Fujitsu Siemens Lifebook P1510 review

Price when reviewed

Even for a standard sub-notebook, the all-new Lifebook is extremely small and light. When you add in the extra design complications of its tablet capabilities, the fact it weighs just a whisker over 1kg is remarkable. Only the Toshiba Libretto, p64) beats it as far as Intel-based featherweights are concerned. It’s not the first ultraportable convertible tablet – that accolade goes to the Dialogue Flybook – but the P1510 has miniaturised power that only a company the size of Fujitsu Siemens can pull off. Under the hood is a 1.2GHz ULV Pentium M, 512MB RAM and a 60GB hard disk. There’s even a fingerprint reader nestling in the bezel.

The lid mechanism uses a tab that can be pushed through either side depending on whether it’s closed or folded back in tablet mode. This doesn’t latch the lid, it simply stops it swivelling round; the screen itself relies on a catchless spring for closure, keeping things fiddle-free. Design innovations continue with the battery, which is mounted at the front of the unit. Swap the standard three-cell unit for the extended six-cell (the price above includes a six-cell unit) and you get a little more of a hand rest, plus it doesn’t try to fall backwards in the way that some notebooks can when they have the extended battery sticking out the back. Battery life is good rather than extraordinary, but over five hours’ light use for the extended battery (which still keeps the weight under 1.2kg) is plenty.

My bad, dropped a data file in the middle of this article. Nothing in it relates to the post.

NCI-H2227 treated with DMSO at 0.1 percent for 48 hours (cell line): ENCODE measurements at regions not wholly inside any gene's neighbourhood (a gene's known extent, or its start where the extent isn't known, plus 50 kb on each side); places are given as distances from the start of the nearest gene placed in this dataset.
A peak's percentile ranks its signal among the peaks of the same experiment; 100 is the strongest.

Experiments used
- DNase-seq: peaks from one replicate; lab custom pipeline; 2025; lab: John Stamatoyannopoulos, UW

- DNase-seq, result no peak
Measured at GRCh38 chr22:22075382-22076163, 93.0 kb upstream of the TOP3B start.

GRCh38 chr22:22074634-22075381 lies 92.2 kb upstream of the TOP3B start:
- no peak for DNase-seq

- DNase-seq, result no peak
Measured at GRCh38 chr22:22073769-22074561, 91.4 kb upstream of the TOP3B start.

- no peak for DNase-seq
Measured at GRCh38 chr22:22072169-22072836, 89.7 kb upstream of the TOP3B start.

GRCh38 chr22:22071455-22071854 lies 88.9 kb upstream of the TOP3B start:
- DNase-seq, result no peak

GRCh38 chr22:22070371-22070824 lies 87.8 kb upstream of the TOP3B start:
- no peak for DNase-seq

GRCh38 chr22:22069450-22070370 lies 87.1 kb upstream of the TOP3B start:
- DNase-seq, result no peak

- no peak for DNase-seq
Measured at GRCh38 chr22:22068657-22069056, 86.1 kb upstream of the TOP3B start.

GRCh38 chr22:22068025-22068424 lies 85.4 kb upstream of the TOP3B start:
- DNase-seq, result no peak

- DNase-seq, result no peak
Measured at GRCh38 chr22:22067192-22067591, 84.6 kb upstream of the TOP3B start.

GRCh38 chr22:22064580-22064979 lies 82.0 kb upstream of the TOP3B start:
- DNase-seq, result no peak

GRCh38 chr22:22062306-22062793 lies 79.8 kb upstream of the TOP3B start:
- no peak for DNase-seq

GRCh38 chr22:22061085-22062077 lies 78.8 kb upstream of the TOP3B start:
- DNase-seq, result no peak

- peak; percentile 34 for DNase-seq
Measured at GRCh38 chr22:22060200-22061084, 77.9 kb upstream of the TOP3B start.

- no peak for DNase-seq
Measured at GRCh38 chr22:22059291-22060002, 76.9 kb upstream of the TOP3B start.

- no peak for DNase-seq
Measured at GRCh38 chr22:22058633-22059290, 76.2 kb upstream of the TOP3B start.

Sadly, the Lifebook doesn’t sport an integrated optical drive, which would have been ideal for mobile DVD watching on the 1,024 x 600 8.9in TFT screen. You do get an external USB DVD writer as standard, but it needs two USB connections – one for signal and one for power – making it unwieldy. The screen itself is good though; viewing angles are excellent and the only complaint is a little graininess, which is likely down to the touch-sensitive layer.

The Lifebook could be just the thing for digital photographers in the field: on one side of the chassis you’ll find a CompactFlash card reader; on the other, one for SD cards. There’s not much else; just modem, network, a USB port either side, audio and VGA ports, plus a welcome hardware switch for the 802.11a/b/g WLAN and Bluetooth. Also in the box is a simple but effective docking station, replicating two USB 2 ports, VGA out and Ethernet.

When it comes to using the P-Series as a tablet, limitations of the miniaturisation become clear. It has a passive touchscreen, so you’ll need to hover your hand awkwardly above the display to avoid touching it and confusing the sensor. The keyboard is a better bet, despite its tiny size and consequent two-finger operation.

The new Lifebook is an attractive proposition even if you’re not looking for a tablet PC, particularly when partnered with the docking station. If you need a notebook of near-PDA weight and proportions, the P1510 is a great choice.

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